Ancestors, the - Art - The Shigir Idol
Type of Spiritual Experience
A description of the experience
The Shigir Sculpture, or Shigir Idol (Russian: Шигирский идол), is a wooden sculpture dated to 11,500 years ago that may have stood more than 17 feet high. It has been noted that the Shigir Idol's decoration was similar to that of the oldest known monumental stone ruins, at Gobekli Tepe in Turkey.
The Shigir Idol is the oldest known wooden sculpture in the world, made shortly after the end of the last Ice Age. Typically, wood degrades in most environments and does not endure for archaeological discovery, but this sculpture was discovered on January 24, 1894 at a depth of 4 m (13 ft) preserved in the peat bog of Shigir.
The sculpture was made first from the phytoncidic larch, then preserved in the bog with its acid anaerobic environment, which kills microorganisms and also has a tanning effect. There is likely to be only one sculpture of its type in this area, because of its meaning.
Discovery and Reconstruction
Shigir lies on the eastern slope of the Middle Urals, approximately 100 km (62 mi) from Yekaterinburg. Investigations in this area had begun 40 years earlier, after the discovery of a variety of prehistoric objects in an open-air gold mine.
It was extracted in ten parts. Professor D. I. Lobanov originally combined the main fragments to reconstitute a sculpture 2.8 meters high, but in 1914, archaeologist Vladimir Tolmachev [ru] proposed a variant of this reconstruction by integrating the unused fragments. His reconstruction suggested that the original height of the statue was 5.3 metres. Later, some of these fragments were lost, so only Tolmachev's drawings of them remain.
Dating the sculpture has been difficult. Initial radiocarbon dating [carried out by G. I. Zajtseva of the Institute of the History for the Material Culture [ru] in Saint-Petersburg, and confirmed by the Geological Institute [ru] of Russian Academy of Sciences in Moscow], gave an age of around 9,500 years.
This first dating was rejected, because no one believed that there were people sophisticated enough to produce sculptures such as this. Perhaps somewhat ironically, a later German analysis gave an age of 11,500 years. A decorated antler was found near the Shigir Idol and dated to the same period, giving credence to the estimated age of 11,500 years.
The discovery has overturned scholars' views on when humans began making ritual art. Scientists had previously believed that complex art comparable to the Shigir Idol began in sedentary farming populations in the Middle East around 8,000 years ago. But they are looking at this of course from the point of view of some sort of ascension of man and not a decline from a spiritually more advanced era.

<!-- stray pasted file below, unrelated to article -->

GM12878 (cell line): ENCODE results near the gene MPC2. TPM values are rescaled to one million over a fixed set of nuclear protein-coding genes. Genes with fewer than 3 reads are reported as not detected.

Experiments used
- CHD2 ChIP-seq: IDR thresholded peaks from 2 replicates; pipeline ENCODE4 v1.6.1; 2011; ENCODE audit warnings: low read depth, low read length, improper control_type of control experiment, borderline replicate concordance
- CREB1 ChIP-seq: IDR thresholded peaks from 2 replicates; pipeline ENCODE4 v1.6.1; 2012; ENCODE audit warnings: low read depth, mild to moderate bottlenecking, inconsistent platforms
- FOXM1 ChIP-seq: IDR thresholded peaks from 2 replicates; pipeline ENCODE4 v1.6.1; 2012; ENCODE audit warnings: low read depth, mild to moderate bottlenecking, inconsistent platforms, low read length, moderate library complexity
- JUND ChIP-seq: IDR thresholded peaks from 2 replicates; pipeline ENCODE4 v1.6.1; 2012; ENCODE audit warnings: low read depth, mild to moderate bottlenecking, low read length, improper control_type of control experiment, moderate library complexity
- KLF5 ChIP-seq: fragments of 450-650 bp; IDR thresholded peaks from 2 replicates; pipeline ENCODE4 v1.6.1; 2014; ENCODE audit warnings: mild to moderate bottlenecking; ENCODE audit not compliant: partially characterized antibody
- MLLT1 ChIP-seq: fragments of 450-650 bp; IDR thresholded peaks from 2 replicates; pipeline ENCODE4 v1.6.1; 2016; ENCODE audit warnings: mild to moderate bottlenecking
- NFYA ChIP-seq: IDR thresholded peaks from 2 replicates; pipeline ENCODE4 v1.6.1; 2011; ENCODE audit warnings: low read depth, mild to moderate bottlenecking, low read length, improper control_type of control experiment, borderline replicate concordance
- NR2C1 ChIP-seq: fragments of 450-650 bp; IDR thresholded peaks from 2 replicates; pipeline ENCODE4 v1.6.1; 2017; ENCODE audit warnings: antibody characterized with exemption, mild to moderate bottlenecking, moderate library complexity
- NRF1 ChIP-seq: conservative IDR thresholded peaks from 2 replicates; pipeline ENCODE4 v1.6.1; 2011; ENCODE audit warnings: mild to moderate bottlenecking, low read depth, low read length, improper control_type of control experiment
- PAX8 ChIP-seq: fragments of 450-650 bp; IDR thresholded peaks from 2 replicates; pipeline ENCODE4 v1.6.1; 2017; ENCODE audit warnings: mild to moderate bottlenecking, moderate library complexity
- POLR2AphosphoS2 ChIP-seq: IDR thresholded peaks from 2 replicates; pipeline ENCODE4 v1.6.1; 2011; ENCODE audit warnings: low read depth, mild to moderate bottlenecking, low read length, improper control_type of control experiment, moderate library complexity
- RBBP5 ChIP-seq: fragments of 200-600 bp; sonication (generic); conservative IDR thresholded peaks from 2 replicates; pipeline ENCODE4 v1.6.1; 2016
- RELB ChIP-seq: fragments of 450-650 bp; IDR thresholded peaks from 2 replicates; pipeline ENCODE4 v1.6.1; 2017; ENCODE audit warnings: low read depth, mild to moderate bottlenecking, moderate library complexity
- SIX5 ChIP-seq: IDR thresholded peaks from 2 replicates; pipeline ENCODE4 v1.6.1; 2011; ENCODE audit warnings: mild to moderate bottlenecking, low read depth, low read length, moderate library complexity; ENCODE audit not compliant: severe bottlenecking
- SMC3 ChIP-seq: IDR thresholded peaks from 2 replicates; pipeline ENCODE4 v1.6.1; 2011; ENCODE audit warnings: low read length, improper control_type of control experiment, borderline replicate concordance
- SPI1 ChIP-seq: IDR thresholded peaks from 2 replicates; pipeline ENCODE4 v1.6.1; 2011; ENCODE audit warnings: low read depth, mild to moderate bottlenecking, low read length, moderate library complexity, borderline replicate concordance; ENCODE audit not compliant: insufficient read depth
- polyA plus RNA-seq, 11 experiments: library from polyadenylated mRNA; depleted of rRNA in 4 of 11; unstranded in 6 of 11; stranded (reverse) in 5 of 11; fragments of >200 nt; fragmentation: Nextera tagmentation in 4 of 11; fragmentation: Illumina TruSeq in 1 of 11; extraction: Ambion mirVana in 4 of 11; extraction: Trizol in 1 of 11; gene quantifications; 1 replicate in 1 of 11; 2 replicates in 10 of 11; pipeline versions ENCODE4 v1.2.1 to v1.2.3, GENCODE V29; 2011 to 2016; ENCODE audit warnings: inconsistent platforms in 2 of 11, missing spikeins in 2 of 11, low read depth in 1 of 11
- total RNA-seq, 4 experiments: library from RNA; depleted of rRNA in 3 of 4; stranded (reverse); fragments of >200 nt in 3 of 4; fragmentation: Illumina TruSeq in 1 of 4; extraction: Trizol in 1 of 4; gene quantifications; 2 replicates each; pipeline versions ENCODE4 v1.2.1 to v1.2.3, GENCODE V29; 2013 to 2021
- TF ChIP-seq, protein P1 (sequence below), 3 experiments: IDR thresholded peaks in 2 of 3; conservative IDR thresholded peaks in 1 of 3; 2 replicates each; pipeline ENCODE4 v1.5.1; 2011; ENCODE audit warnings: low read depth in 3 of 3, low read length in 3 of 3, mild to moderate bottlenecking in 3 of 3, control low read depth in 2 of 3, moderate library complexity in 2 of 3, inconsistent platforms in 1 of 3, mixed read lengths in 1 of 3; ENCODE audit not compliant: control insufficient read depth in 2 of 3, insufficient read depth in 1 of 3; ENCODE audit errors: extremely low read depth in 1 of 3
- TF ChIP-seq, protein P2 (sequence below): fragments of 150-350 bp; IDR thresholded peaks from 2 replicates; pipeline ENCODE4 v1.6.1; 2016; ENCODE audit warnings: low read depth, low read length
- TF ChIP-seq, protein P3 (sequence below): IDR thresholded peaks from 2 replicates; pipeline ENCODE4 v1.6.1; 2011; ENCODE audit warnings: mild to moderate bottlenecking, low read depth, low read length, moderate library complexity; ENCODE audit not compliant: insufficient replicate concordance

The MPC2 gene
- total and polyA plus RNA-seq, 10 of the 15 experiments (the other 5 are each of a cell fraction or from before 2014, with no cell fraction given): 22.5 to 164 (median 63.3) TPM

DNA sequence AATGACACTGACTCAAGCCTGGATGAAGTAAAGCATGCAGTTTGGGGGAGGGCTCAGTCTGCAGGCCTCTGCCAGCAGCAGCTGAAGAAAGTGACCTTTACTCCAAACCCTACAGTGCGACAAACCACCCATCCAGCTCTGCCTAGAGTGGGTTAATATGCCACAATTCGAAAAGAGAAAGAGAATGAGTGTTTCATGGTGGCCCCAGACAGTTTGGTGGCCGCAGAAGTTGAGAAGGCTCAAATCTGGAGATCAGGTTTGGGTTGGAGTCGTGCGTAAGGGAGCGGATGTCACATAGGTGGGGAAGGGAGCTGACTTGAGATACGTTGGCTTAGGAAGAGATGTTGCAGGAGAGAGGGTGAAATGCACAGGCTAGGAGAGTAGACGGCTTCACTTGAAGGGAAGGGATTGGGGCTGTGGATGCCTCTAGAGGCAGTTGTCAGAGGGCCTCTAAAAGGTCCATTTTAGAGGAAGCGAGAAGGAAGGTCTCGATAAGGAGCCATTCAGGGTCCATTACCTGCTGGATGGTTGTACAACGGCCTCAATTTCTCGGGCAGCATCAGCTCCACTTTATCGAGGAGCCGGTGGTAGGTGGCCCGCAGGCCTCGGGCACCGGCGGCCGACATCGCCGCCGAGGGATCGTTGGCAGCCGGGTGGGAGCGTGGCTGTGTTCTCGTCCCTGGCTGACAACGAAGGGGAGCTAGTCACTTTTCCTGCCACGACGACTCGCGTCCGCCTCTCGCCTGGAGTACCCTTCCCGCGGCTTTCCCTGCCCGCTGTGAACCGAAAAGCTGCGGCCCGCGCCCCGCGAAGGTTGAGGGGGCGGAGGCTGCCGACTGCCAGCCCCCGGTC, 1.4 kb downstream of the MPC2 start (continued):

The sculpture is carved from larch. As identified from the annual rings, the tree was at least 159 years old. The top portion is a head with a face with eyes, nose, and mouth. The body is flat and rectangular now, but gives an indication of a slightly more curved shape originally - a bit like a flat Humpty Dumpty.
Geometrical motifs decorate its surface, including zigzag lines. The zig zag lines are an extremely well known decoration, common in aboriginal art and in the Japanese shide, depicting spiritual energy – people or things having considerable spiritual energy – things of potency. There are horizontal lines at the level of the thorax and lines broken in chevrons cover the rest of what often is described as the body.
So there are three parts to the statue indicating it is representing the three worlds and that he represents the Egg with the top face as the Ultimate Intelligence - God.
This is further supported by the fact that along with the face at the top, several faces are visible at various points along the sculpture indicating that this is a representation of the Intelligence hierarchy, with all the other gods or Intelligences. It is significant that a tree of this age was selected as there is clearly meant to be a connection between the idea of the Tree of Life and the Intelligence hierarchy.
The size of the tree used, the number of carvings and their intricacy, along with the fact that all this decoration had to be achieved using stone tools simply confirms the meaning of the carving. This ‘idol’ was a representation of the Tree of Life – God and all the angels – and must have had the same spiritual importance as Buddha does or the carving of Jesus in a cathedral. The ornamentation on the sculpture was carved using three different sizes of chisels. In addition, the faces were carved using tools made from the lower jaw bones of a beaver, with sharpened incisor teeth. Belief must have been total to spend this time, with tools this difficult, on a statue of this size
It is currently displayed in the Sverdlovsk Regional Museum of Local Lore [ru] in Yekaterinburg, Russia.
The source of the experienceThe Ancestors
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